As I read the transcript of the SCOTUS hearing in the US v. Jones yesterday, I was most interested in what the comments suggest about the government’s secret use of the PATRIOT Act to–presumably–use phone geolocation to track people. (Here’s Dahlia Lithwick, Orrin Kerr, Julian Sanchez, Lyle Denniston, and Kashmir Hill on the hearing itself.)
Mind you, the facts in Jones are totally different from what we think may be happening with Secret PATRIOT (I’ll borrow Julian Sanchez’ speculation on what Secret PATRIOT does for this post). In Jones, a suspected drug dealer had a GPS device placed on his car after the 10-day warrant authorizing the cops to do so had already expired. As such, Jones tests generally whether the government needs an active warrant to track a suspect using GPS.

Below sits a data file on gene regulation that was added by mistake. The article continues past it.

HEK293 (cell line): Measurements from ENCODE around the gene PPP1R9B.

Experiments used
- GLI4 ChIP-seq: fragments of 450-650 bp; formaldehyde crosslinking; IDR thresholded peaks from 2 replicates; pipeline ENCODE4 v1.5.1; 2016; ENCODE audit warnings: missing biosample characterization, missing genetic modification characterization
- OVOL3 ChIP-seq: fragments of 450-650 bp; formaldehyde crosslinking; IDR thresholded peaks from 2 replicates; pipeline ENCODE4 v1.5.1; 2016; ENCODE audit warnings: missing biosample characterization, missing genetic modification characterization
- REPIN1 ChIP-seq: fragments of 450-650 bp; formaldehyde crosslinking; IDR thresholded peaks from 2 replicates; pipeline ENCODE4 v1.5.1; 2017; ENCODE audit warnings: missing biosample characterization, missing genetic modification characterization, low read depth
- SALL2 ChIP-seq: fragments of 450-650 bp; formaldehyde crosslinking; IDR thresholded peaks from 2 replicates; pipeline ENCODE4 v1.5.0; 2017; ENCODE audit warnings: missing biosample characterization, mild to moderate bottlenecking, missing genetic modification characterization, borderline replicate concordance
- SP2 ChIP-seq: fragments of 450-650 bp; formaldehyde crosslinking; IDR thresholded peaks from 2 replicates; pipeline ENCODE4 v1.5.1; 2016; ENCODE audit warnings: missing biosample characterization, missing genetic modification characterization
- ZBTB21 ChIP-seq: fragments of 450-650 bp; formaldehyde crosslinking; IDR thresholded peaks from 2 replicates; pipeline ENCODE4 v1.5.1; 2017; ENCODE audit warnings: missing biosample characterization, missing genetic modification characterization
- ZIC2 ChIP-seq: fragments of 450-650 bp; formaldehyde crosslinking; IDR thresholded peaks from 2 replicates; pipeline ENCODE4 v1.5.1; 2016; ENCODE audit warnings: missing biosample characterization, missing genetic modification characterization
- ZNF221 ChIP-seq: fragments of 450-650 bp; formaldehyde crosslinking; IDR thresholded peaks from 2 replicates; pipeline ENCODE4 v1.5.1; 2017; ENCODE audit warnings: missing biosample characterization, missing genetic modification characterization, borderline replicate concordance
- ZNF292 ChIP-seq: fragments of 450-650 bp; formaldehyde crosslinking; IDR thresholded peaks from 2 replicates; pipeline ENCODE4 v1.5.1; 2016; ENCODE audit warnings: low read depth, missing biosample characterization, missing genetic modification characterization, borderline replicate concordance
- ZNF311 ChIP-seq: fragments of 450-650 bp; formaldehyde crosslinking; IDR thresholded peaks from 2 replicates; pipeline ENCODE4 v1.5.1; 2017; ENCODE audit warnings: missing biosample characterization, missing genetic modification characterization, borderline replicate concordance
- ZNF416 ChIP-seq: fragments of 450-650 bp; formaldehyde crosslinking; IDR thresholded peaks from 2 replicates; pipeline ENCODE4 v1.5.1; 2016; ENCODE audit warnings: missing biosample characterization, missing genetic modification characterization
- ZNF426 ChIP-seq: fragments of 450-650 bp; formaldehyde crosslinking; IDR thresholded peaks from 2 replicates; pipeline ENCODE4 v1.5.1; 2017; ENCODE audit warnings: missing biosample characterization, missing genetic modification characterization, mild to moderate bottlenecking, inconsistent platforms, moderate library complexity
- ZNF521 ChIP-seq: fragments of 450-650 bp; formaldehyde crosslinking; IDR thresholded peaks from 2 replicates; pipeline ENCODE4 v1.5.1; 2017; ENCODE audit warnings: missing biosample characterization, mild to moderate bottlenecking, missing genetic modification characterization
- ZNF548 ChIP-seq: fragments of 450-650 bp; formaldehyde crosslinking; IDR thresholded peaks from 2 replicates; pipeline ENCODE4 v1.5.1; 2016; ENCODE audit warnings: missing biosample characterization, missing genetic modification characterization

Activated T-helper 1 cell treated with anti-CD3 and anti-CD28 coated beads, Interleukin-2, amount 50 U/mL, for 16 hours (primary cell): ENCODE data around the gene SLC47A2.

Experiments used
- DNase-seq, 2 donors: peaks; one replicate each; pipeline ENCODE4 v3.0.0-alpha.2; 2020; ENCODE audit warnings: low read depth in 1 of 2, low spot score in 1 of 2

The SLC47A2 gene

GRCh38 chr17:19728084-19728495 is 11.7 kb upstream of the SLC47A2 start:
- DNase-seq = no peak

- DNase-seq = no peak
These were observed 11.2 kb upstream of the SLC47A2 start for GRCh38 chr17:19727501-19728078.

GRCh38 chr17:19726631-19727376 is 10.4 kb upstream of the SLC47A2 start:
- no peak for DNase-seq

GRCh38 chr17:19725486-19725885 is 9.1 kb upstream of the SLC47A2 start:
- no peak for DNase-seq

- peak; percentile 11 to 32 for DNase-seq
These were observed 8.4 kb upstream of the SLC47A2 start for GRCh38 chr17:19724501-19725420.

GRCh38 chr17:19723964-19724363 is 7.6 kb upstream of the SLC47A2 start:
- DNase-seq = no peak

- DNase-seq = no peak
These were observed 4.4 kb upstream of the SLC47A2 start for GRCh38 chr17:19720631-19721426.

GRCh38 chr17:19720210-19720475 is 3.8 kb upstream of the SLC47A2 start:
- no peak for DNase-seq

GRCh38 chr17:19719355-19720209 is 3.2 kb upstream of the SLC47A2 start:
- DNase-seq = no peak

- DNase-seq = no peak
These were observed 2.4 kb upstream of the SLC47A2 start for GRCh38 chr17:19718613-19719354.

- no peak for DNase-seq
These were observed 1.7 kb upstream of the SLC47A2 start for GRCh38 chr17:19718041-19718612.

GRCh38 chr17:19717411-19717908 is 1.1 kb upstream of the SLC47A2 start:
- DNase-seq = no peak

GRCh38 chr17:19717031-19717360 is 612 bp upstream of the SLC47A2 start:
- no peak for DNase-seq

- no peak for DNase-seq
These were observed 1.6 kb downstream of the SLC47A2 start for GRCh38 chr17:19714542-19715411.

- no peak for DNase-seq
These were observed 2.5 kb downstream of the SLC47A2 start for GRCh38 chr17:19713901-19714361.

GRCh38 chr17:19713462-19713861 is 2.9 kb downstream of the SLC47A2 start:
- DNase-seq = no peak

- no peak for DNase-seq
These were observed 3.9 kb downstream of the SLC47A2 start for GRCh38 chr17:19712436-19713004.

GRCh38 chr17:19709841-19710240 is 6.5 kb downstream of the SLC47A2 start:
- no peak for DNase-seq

Whereas with Secret PATRIOT, the government is probably using Section 215 to collect the geolocation data from a large group of people–most of them totally innocent–to learn whom suspected terrorists are hanging around with. Not only does Secret PATRIOT probably use the geolocation of people not suspected of any crime (Section 215 requires only that the data be relevant to an investigation into terrorists, not that the people whose records they collect have any tie to a suspected terrorist), but it collects that information using a device–a cell phone–that people consensually choose to carry. Moreover, whereas in Jones, the government was tracking his car in “public” (though Justice Sotomayor challenges that to a degree), Secret PATRIOT probably tracks the location of people in private space, as well. Another significant difference is that, in Jones, the government is doing the tracking themselves; in Secret PATRIOT they probably get tracking data under the guise of business records from cell phone companies.